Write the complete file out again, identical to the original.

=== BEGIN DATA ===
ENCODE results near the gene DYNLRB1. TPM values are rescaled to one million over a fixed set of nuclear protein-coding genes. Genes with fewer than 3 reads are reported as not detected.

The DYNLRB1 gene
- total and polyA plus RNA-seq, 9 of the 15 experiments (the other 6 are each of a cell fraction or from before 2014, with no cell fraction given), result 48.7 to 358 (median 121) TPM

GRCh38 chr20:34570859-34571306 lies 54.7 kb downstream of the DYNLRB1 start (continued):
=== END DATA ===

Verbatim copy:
ENCODE results near the gene DYNLRB1. TPM values are rescaled to one million over a fixed set of nuclear protein-coding genes. Genes with fewer than 3 reads are reported as not detected.

The DYNLRB1 gene
- total and polyA plus RNA-seq, 9 of the 15 experiments (the other 6 are each of a cell fraction or from before 2014, with no cell fraction given), result 48.7 to 358 (median 121) TPM

GRCh38 chr20:34570859-34571306 lies 54.7 kb downstream of the DYNLRB1 start (continued):